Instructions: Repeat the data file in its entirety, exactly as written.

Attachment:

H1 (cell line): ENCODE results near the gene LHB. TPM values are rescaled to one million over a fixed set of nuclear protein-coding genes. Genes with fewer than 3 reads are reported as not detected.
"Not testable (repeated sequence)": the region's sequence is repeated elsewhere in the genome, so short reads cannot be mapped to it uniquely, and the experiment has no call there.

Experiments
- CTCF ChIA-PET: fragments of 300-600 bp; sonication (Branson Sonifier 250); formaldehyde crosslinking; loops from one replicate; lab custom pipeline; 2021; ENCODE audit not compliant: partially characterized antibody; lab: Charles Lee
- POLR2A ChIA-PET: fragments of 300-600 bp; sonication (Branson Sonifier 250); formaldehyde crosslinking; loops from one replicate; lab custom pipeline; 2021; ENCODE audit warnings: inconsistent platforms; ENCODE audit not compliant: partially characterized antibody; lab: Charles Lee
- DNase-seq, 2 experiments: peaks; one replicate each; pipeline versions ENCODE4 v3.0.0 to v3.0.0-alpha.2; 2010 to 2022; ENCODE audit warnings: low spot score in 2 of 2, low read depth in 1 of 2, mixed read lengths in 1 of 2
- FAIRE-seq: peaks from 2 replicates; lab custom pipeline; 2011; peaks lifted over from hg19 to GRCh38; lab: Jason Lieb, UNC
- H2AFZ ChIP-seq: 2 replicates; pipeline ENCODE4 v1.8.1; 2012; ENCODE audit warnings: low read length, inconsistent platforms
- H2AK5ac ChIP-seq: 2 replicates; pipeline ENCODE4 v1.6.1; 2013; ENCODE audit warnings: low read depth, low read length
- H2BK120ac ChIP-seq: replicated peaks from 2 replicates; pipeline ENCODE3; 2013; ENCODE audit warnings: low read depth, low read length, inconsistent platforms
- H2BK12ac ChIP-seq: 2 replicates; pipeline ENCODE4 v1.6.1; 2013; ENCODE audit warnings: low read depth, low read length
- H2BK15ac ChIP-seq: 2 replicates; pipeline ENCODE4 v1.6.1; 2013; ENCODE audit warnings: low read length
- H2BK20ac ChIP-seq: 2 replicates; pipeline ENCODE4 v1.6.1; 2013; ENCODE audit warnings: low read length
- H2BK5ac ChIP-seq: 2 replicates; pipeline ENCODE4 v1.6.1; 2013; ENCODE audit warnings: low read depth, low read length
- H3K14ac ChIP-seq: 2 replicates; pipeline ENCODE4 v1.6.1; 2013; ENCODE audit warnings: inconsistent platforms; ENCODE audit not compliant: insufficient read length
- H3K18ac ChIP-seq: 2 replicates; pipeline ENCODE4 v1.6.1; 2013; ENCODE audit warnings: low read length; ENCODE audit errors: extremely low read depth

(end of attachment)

H1 (cell line): ENCODE results near the gene LHB. TPM values are rescaled to one million over a fixed set of nuclear protein-coding genes. Genes with fewer than 3 reads are reported as not detected.
"Not testable (repeated sequence)": the region's sequence is repeated elsewhere in the genome, so short reads cannot be mapped to it uniquely, and the experiment has no call there.

Experiments
- CTCF ChIA-PET: fragments of 300-600 bp; sonication (Branson Sonifier 250); formaldehyde crosslinking; loops from one replicate; lab custom pipeline; 2021; ENCODE audit not compliant: partially characterized antibody; lab: Charles Lee
- POLR2A ChIA-PET: fragments of 300-600 bp; sonication (Branson Sonifier 250); formaldehyde crosslinking; loops from one replicate; lab custom pipeline; 2021; ENCODE audit warnings: inconsistent platforms; ENCODE audit not compliant: partially characterized antibody; lab: Charles Lee
- DNase-seq, 2 experiments: peaks; one replicate each; pipeline versions ENCODE4 v3.0.0 to v3.0.0-alpha.2; 2010 to 2022; ENCODE audit warnings: low spot score in 2 of 2, low read depth in 1 of 2, mixed read lengths in 1 of 2
- FAIRE-seq: peaks from 2 replicates; lab custom pipeline; 2011; peaks lifted over from hg19 to GRCh38; lab: Jason Lieb, UNC
- H2AFZ ChIP-seq: 2 replicates; pipeline ENCODE4 v1.8.1; 2012; ENCODE audit warnings: low read length, inconsistent platforms
- H2AK5ac ChIP-seq: 2 replicates; pipeline ENCODE4 v1.6.1; 2013; ENCODE audit warnings: low read depth, low read length
- H2BK120ac ChIP-seq: replicated peaks from 2 replicates; pipeline ENCODE3; 2013; ENCODE audit warnings: low read depth, low read length, inconsistent platforms
- H2BK12ac ChIP-seq: 2 replicates; pipeline ENCODE4 v1.6.1; 2013; ENCODE audit warnings: low read depth, low read length
- H2BK15ac ChIP-seq: 2 replicates; pipeline ENCODE4 v1.6.1; 2013; ENCODE audit warnings: low read length
- H2BK20ac ChIP-seq: 2 replicates; pipeline ENCODE4 v1.6.1; 2013; ENCODE audit warnings: low read length
- H2BK5ac ChIP-seq: 2 replicates; pipeline ENCODE4 v1.6.1; 2013; ENCODE audit warnings: low read depth, low read length
- H3K14ac ChIP-seq: 2 replicates; pipeline ENCODE4 v1.6.1; 2013; ENCODE audit warnings: inconsistent platforms; ENCODE audit not compliant: insufficient read length
- H3K18ac ChIP-seq: 2 replicates; pipeline ENCODE4 v1.6.1; 2013; ENCODE audit warnings: low read length; ENCODE audit errors: extremely low read depth